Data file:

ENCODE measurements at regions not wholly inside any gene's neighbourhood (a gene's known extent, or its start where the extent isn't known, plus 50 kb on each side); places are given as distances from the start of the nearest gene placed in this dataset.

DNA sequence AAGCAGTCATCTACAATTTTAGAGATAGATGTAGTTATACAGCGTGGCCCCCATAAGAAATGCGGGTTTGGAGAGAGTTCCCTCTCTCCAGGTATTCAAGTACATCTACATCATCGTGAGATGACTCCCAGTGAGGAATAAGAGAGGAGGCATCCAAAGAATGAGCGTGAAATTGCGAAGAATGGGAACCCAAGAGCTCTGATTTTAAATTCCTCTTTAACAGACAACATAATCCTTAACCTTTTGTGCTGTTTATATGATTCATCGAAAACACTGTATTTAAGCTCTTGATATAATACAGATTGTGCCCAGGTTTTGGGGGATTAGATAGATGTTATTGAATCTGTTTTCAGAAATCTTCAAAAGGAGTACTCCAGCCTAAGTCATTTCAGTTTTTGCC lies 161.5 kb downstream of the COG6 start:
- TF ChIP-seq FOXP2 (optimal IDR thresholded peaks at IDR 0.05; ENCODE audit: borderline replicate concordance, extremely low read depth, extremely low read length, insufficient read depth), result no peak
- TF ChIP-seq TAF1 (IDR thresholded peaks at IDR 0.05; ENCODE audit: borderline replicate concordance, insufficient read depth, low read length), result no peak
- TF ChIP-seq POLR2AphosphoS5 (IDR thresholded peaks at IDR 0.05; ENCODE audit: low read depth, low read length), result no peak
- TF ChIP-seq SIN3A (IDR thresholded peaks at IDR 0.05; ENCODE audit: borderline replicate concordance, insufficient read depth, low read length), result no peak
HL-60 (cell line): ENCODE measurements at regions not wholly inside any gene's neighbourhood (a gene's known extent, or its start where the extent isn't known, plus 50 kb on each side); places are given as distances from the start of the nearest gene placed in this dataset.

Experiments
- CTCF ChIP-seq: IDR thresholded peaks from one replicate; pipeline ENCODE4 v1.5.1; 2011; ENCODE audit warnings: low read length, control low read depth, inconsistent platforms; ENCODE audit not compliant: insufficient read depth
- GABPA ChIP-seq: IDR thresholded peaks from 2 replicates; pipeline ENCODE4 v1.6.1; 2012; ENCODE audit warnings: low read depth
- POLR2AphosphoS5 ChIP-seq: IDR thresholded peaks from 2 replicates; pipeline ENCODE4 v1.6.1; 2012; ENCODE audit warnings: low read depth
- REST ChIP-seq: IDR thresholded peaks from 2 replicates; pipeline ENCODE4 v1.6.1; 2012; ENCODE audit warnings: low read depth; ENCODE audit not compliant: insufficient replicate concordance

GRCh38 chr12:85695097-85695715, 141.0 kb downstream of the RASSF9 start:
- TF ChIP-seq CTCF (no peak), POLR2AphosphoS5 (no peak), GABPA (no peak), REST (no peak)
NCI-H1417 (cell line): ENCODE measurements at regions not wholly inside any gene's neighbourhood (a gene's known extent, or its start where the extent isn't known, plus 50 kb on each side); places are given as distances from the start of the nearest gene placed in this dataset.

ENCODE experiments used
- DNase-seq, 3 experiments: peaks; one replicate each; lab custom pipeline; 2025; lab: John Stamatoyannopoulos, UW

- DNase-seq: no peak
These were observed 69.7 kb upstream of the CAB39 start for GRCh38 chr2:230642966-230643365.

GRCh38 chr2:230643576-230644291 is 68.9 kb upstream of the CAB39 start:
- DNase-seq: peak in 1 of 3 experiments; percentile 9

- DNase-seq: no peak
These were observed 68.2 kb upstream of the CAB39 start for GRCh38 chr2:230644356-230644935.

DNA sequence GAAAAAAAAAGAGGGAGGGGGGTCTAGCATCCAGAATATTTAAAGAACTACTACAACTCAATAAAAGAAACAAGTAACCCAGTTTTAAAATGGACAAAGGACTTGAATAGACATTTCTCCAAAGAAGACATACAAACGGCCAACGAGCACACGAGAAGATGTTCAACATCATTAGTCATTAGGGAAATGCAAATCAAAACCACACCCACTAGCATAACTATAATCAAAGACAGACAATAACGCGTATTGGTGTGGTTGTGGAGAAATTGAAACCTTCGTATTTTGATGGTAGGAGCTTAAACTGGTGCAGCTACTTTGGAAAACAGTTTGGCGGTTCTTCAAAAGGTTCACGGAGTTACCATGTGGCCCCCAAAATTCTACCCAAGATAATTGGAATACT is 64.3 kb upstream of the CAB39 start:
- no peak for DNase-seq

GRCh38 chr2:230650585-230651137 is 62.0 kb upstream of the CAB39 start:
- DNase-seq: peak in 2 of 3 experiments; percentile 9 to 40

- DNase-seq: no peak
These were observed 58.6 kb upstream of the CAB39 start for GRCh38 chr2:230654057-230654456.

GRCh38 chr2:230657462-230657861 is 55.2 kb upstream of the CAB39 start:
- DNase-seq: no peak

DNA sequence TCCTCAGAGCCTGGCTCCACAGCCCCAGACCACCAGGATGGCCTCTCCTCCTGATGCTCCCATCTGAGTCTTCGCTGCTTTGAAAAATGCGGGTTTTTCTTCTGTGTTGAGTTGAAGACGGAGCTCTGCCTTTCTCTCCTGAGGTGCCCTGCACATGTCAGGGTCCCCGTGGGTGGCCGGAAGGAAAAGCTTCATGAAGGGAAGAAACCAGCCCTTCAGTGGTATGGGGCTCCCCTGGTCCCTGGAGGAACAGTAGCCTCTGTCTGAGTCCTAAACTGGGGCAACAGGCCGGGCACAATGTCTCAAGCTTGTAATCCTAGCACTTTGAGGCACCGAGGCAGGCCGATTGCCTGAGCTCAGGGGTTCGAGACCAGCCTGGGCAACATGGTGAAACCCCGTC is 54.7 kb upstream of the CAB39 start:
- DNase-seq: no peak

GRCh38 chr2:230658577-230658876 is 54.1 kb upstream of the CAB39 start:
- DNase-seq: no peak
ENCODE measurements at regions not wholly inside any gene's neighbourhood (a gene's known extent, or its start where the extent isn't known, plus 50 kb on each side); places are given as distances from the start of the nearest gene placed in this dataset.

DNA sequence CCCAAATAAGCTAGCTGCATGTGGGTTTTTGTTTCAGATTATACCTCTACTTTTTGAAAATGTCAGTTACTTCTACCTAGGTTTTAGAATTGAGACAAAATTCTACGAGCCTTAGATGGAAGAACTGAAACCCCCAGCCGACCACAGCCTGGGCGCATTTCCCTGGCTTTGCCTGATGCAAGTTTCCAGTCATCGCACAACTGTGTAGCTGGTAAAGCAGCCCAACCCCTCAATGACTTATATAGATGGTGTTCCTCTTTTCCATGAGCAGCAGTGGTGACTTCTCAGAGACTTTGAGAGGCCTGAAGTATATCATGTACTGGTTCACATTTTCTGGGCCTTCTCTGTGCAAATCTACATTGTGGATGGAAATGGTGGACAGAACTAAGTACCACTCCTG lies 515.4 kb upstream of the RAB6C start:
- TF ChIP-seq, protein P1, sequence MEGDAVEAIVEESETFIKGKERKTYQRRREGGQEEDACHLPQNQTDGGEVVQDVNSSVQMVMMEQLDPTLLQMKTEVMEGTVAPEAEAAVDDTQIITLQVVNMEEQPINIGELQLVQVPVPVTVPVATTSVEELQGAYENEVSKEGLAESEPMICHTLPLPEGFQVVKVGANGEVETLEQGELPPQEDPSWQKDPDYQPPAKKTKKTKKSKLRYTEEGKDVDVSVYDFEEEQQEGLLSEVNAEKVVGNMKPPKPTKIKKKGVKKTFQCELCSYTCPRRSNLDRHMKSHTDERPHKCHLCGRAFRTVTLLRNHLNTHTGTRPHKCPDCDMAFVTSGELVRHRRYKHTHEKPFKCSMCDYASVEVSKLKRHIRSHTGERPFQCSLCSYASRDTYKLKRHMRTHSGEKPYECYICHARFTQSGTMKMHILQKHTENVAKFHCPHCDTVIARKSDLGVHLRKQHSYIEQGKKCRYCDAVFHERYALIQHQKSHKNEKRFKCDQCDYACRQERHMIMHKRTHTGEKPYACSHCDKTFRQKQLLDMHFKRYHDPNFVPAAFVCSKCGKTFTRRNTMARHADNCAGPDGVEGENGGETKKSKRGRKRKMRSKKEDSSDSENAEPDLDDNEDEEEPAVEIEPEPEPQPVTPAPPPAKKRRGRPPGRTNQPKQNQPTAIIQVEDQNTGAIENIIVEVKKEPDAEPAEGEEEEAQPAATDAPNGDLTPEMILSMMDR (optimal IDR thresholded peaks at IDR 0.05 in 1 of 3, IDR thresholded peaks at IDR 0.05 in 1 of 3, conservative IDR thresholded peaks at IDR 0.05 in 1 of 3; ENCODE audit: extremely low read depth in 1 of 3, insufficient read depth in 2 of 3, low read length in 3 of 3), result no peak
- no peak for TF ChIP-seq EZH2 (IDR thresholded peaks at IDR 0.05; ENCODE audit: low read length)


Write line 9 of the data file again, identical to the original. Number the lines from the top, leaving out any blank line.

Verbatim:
- CTCF ChIP-seq: IDR thresholded peaks from one replicate; pipeline ENCODE4 v1.5.1; 2011; ENCODE audit warnings: low read length, control low read depth, inconsistent platforms; ENCODE audit not compliant: insufficient read depth